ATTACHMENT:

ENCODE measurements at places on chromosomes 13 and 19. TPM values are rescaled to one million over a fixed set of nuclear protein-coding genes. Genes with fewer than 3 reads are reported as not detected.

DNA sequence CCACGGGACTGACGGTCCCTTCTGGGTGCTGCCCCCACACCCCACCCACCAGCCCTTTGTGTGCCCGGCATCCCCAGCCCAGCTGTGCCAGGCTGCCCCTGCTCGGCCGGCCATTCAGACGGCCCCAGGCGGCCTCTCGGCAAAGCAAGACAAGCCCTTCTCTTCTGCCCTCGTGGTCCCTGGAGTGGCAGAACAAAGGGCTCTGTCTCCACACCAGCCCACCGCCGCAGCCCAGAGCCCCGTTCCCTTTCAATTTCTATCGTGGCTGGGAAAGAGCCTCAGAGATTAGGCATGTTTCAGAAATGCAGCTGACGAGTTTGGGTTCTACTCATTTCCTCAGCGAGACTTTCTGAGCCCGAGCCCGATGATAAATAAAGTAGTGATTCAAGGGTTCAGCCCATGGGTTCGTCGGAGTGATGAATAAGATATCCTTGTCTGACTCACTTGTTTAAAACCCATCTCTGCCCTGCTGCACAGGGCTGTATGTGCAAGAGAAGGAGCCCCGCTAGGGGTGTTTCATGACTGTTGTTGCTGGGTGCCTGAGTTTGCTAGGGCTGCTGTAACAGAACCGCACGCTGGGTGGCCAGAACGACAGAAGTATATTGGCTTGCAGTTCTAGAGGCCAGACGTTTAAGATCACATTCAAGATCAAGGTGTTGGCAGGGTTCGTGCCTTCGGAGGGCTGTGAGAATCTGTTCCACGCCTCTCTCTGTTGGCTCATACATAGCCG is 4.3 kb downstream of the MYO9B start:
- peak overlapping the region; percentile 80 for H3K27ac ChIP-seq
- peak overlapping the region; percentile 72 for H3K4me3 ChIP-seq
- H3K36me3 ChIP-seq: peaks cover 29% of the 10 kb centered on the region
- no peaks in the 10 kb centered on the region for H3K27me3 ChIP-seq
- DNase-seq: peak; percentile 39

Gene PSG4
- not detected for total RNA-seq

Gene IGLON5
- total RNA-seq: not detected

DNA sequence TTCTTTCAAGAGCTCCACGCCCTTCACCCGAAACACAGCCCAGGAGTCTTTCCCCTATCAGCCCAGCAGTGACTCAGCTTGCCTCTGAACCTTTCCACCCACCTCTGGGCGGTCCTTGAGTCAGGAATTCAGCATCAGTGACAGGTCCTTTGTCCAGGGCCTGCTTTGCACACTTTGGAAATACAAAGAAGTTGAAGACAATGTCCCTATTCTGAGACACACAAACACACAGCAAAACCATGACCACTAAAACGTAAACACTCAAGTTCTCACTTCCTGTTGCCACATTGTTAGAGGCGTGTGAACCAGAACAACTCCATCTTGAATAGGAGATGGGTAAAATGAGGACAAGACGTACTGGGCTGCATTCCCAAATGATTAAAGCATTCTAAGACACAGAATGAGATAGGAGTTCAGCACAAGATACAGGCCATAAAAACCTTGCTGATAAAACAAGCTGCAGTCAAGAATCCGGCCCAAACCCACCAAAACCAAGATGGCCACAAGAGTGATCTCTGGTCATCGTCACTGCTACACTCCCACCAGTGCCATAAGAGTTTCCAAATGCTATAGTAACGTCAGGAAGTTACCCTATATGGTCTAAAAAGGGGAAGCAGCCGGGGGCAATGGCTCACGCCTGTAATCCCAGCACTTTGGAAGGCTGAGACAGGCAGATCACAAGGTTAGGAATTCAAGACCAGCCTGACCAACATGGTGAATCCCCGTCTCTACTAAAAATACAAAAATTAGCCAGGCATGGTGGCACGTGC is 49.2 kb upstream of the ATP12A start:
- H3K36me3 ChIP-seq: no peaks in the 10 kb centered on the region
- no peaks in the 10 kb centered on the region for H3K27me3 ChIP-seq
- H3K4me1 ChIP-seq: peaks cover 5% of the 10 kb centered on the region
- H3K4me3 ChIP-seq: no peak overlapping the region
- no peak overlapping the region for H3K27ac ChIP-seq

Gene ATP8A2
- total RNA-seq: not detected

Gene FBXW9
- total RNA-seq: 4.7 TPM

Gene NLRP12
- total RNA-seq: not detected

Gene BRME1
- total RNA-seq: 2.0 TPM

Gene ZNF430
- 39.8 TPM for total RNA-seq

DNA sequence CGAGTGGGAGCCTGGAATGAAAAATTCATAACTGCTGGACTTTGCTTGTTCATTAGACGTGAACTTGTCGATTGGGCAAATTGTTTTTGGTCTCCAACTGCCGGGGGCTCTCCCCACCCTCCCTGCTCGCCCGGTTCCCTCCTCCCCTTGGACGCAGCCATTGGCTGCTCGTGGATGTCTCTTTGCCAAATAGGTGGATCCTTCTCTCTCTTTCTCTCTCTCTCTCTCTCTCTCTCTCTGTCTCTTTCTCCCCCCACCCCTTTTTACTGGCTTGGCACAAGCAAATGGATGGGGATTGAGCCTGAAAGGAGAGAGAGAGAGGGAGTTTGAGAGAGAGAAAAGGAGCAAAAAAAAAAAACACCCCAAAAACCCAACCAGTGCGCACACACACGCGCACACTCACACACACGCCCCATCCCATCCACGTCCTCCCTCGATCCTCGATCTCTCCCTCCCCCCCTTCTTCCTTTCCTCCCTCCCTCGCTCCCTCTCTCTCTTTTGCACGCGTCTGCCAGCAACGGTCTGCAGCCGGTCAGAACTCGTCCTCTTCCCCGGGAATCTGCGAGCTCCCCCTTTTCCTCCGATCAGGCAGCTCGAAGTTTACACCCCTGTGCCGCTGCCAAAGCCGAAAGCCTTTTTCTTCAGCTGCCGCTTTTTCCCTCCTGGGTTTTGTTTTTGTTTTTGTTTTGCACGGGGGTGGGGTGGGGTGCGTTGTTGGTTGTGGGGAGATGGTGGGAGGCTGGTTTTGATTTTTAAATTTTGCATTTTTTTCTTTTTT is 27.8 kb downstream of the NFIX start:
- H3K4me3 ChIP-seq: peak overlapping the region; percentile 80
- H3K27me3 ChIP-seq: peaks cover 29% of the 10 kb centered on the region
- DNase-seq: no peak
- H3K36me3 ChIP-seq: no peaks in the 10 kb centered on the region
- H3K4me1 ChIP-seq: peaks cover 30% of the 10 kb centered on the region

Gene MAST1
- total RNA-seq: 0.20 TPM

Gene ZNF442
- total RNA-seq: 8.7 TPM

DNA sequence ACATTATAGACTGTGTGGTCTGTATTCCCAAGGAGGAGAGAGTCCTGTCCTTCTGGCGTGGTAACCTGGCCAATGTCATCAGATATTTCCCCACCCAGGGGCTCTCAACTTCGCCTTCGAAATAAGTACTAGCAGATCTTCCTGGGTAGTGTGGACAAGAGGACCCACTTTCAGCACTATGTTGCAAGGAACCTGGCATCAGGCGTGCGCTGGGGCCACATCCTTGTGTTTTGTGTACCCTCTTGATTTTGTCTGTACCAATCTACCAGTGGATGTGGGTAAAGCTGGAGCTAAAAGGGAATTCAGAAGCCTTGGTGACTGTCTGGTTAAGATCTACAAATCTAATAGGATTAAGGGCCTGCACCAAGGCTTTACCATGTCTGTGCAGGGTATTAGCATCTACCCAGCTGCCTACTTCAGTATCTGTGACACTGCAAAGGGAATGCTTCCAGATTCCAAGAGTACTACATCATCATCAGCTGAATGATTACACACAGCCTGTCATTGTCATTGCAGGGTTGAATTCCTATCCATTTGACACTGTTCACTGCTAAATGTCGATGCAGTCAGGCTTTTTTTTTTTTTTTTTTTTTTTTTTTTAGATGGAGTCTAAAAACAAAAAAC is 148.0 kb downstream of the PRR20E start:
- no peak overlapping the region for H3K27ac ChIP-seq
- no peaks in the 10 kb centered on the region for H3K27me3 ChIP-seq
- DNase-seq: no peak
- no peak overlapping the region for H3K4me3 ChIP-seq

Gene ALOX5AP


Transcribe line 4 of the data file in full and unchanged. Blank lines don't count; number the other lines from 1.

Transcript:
- peak overlapping the region; percentile 72 for H3K4me3 ChIP-seq